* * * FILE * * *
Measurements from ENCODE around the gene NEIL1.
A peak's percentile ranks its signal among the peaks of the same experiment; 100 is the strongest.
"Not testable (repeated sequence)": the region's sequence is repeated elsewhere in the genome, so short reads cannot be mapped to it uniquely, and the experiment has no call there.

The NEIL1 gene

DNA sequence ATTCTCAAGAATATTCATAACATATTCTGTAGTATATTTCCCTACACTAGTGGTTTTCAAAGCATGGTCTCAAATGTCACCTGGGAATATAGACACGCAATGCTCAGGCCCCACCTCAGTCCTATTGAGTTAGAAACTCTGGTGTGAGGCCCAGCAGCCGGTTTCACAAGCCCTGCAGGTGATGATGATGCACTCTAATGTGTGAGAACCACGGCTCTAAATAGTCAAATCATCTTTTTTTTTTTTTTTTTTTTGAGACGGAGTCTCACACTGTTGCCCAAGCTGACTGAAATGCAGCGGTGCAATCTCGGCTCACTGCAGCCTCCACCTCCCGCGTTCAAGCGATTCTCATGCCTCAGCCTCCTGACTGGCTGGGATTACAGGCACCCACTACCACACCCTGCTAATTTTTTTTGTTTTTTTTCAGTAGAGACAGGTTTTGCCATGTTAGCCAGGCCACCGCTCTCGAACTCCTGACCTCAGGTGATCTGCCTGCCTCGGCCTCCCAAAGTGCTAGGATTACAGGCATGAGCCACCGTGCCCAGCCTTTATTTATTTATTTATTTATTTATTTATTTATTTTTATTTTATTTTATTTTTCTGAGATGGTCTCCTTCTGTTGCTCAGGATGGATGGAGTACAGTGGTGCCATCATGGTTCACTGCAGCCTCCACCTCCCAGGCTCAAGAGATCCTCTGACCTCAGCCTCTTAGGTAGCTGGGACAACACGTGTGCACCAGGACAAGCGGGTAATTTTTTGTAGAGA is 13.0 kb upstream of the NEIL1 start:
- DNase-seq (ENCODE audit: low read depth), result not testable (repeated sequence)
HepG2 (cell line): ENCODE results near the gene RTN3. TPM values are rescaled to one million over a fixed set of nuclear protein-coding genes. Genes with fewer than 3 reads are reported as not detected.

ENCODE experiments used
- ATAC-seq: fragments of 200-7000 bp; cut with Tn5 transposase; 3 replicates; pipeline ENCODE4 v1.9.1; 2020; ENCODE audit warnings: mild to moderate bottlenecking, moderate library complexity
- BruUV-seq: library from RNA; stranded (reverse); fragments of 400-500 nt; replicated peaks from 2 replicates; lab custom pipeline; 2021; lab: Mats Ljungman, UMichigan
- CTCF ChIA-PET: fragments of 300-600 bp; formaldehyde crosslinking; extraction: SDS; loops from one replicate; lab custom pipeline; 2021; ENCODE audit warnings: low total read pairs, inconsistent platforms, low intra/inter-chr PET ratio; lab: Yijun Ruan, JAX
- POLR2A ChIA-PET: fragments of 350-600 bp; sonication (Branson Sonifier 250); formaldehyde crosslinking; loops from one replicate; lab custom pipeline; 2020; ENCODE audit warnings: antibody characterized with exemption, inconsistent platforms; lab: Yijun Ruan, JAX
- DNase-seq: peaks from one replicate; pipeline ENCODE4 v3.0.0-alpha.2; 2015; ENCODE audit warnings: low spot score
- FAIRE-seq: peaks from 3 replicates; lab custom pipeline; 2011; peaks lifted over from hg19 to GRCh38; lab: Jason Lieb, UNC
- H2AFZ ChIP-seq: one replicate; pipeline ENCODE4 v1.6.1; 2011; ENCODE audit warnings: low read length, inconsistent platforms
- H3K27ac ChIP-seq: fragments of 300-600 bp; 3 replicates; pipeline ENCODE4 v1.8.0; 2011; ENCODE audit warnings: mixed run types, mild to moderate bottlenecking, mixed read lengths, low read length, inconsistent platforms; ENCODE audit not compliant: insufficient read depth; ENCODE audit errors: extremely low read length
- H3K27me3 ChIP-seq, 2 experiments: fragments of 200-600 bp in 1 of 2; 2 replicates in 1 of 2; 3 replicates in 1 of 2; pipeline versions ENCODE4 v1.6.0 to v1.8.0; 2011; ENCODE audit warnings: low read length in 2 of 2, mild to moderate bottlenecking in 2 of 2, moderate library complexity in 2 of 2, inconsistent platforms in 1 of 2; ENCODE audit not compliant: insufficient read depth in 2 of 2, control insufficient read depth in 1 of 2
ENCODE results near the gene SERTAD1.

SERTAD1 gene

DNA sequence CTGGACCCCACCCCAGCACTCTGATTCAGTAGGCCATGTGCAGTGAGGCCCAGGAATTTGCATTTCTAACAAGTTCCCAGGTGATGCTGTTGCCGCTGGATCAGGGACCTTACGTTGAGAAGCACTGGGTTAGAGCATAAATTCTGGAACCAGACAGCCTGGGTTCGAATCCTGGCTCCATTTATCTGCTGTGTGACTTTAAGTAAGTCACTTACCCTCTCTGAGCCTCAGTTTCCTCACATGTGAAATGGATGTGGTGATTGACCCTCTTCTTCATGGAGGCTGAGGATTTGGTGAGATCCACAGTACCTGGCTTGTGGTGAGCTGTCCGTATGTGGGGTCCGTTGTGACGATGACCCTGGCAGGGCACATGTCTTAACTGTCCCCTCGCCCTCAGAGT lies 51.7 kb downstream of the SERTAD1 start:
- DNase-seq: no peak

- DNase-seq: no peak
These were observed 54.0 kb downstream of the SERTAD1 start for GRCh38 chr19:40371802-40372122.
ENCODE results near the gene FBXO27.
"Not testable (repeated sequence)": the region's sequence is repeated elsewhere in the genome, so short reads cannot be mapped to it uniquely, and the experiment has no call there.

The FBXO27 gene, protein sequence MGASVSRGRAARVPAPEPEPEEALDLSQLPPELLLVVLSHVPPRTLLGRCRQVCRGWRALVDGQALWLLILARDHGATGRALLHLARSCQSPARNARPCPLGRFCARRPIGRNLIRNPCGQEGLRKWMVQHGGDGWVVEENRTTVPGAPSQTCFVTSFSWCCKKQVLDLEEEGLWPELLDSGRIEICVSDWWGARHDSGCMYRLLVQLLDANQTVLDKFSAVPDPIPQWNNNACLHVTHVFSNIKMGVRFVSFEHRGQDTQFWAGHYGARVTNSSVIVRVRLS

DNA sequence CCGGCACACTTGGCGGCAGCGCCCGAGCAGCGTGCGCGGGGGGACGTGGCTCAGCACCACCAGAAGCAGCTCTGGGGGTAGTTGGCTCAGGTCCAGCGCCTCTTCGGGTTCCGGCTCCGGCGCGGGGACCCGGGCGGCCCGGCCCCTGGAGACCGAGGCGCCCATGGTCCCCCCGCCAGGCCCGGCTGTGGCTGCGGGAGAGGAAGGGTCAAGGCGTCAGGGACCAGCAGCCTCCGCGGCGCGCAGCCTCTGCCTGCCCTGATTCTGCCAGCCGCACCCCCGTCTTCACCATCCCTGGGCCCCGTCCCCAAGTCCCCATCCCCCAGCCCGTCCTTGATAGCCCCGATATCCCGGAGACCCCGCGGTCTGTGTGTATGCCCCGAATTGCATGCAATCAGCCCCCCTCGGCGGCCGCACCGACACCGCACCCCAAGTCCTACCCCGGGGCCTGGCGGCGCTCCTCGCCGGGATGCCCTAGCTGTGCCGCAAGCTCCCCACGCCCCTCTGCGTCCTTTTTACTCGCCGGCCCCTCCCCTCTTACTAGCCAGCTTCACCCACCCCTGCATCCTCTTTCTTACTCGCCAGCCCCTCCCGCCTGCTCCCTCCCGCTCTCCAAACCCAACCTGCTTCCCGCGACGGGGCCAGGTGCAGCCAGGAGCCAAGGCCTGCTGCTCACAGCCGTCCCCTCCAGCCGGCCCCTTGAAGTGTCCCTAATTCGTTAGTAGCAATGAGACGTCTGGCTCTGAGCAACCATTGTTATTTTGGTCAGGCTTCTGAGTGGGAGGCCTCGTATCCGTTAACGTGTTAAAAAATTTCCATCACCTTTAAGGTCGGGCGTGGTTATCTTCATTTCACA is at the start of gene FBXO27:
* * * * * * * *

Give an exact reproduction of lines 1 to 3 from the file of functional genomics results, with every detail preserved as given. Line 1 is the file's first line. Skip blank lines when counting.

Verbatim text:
Measurements from ENCODE around the gene NEIL1.
A peak's percentile ranks its signal among the peaks of the same experiment; 100 is the strongest.
"Not testable (repeated sequence)": the region's sequence is repeated elsewhere in the genome, so short reads cannot be mapped to it uniquely, and the experiment has no call there.